A plano-concave acoustic lens 14 consisting of, for example, polystyrol, has a planar side which presses liquid-tight against that side of the shoulder 13 facing away from the membrane 11. The positive lens 14 is axially fixed by a retainer ring 34 (schematically indicated) which is introduced into the bore of the housing 1. A liquid, for example water, is situated in a first space which is limited between the positive lens 14 and the membrane 11 (surrounded by the housing 1). The first space has an inlet 15 and an outlet 16, to which an inlet line 17 and an outlet line 18 are respectively connected. Water can thus be circulated through this first space by means of a pump 19, and is conducted through a cooling unit 20. A bubble separator 21, wherein gas bubbles which may possibly arise can collect, is also connected to the outlet line 18. The pump 19 and the cooling unit 20 are followed by a suitable regulating valve 31, which allows the quantity of water flowing through the first space, and thus through the cooling unit 20, per time unit to be set. The bubble separator 21 is connected by means of a suitable regulating value 32 to a compressed air source 33, so that it is possible to set the static pressure prevailing in the first space by means of the regulating valve 32.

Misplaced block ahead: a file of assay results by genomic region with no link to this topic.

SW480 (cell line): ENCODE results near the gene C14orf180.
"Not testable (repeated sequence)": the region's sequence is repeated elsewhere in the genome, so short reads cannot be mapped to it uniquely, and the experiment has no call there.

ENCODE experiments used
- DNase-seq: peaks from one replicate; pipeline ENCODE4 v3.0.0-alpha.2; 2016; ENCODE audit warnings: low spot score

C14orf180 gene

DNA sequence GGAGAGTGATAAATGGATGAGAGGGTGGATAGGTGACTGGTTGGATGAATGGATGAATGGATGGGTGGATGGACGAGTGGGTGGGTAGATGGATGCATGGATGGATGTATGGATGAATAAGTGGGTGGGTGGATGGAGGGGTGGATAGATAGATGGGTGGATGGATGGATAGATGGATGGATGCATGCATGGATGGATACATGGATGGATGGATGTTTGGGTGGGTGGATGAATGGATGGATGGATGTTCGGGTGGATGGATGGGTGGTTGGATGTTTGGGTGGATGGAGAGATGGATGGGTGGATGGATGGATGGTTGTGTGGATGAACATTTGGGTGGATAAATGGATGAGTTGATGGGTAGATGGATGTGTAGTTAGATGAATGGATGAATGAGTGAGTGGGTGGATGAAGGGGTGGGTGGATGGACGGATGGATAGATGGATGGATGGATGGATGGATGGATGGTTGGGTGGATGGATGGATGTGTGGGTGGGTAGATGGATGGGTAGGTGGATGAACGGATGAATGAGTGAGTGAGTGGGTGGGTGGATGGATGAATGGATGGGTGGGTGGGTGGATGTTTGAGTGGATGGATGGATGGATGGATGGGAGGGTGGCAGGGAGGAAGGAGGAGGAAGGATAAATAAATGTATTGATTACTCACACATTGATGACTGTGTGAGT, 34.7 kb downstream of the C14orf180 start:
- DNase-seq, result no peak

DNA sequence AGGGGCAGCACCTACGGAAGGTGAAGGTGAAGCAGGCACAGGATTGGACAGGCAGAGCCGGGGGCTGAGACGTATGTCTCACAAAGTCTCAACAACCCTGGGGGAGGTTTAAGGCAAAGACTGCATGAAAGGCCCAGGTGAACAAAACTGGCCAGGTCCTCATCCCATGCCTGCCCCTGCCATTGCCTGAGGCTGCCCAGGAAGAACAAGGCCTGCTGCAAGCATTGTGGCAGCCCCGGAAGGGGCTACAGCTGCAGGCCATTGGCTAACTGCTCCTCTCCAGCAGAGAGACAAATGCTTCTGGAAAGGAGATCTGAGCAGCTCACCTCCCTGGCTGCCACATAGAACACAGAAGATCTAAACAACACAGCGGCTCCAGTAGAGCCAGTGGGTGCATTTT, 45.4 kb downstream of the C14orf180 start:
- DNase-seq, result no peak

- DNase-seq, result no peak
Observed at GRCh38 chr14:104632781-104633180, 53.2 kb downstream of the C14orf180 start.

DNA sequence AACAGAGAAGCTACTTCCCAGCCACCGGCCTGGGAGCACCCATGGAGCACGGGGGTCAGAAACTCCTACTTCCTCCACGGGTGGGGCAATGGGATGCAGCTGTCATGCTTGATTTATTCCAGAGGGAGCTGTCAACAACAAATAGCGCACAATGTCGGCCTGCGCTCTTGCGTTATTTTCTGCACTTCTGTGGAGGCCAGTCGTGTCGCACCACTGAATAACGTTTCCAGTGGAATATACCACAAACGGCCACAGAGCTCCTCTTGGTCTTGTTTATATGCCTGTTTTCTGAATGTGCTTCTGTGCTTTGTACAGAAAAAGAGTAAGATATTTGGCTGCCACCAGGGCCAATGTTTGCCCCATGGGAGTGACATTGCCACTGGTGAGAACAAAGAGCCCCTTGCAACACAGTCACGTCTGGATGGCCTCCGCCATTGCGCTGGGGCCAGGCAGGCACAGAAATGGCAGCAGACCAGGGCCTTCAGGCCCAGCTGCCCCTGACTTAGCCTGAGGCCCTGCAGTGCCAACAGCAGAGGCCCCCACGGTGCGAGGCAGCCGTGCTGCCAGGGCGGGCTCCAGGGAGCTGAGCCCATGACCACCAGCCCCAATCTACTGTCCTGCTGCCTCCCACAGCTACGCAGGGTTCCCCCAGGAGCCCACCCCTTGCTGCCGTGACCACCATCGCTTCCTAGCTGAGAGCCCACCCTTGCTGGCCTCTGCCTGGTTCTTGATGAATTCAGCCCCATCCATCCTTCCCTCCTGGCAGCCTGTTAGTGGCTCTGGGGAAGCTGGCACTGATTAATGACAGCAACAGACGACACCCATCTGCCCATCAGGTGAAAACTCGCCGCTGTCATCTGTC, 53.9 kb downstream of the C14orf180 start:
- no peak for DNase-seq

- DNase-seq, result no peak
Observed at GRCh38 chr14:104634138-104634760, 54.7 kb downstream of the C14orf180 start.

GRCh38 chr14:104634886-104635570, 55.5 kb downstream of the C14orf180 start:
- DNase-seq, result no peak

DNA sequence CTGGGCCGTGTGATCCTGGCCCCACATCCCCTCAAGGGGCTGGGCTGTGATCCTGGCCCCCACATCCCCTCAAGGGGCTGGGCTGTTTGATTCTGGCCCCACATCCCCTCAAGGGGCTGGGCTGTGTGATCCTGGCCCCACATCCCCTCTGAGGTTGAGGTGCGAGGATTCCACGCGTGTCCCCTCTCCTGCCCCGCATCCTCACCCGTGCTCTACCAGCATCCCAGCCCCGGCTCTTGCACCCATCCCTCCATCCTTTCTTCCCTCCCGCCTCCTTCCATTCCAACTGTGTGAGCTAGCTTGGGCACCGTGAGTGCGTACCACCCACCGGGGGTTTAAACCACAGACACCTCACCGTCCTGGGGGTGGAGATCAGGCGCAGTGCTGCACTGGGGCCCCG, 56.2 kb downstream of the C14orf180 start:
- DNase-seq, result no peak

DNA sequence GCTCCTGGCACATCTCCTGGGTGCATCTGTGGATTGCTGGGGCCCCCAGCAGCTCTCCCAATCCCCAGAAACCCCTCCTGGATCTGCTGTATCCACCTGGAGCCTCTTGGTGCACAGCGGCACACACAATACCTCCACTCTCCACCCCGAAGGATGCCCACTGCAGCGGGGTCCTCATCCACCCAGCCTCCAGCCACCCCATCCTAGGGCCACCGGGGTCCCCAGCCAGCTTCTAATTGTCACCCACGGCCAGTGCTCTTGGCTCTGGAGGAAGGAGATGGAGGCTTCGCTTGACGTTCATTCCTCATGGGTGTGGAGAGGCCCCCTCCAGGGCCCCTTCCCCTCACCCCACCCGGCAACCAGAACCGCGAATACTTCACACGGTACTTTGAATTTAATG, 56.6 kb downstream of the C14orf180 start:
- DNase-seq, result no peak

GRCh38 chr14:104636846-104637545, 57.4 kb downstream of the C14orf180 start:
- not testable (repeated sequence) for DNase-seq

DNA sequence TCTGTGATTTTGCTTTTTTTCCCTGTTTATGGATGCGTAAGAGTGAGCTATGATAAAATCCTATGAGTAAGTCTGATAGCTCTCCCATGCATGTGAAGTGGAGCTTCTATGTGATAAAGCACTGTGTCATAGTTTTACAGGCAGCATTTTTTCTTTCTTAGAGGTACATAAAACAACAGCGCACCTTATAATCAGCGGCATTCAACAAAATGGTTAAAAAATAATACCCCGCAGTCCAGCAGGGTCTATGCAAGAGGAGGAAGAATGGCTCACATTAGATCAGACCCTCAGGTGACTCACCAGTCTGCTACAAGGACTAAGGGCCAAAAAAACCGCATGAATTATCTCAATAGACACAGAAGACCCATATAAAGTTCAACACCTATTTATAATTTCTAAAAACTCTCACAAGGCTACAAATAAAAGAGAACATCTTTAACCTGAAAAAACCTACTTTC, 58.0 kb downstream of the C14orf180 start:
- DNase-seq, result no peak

A liquid, for example water, is also contained in a second space, situated between the positive lens 14 and the coupling membrane 3, the second space being separated liquid-tight from the first space by the positive lens 14. The second space also has an inlet 22 and a discharge 23, respectively connected to an inlet line 24 and an outlet line 25. Water, as the acoustic propagation medium in the second space, is conducted through a heating unit 27 by a pump 26. The heating unit 27 raises the temperature of the water in the second space to, for instance, the body temperature of a patient 30 to be treated. An equalization (or balancing, or compensation) container or reservoir 29 is connected to the outlet line 25. This container 29 accepts the quantity of water which has been displaced from the second space when the shockwave generator is pressed against the body of the patient 30. The equalization container 29 simultaneously serves as a bubble separator.